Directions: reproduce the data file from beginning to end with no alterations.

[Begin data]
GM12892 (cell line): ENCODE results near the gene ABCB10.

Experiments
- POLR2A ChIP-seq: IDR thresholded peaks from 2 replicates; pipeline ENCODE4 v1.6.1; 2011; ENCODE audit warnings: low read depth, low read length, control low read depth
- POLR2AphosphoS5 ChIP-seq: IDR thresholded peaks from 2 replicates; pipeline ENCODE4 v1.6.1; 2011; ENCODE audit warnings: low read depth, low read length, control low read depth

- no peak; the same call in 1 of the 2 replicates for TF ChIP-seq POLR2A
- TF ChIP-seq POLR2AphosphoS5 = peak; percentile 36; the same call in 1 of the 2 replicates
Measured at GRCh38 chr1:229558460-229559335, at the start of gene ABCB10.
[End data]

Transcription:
GM12892 (cell line): ENCODE results near the gene ABCB10.

Experiments
- POLR2A ChIP-seq: IDR thresholded peaks from 2 replicates; pipeline ENCODE4 v1.6.1; 2011; ENCODE audit warnings: low read depth, low read length, control low read depth
- POLR2AphosphoS5 ChIP-seq: IDR thresholded peaks from 2 replicates; pipeline ENCODE4 v1.6.1; 2011; ENCODE audit warnings: low read depth, low read length, control low read depth

- no peak; the same call in 1 of the 2 replicates for TF ChIP-seq POLR2A
- TF ChIP-seq POLR2AphosphoS5 = peak; percentile 36; the same call in 1 of the 2 replicates
Measured at GRCh38 chr1:229558460-229559335, at the start of gene ABCB10.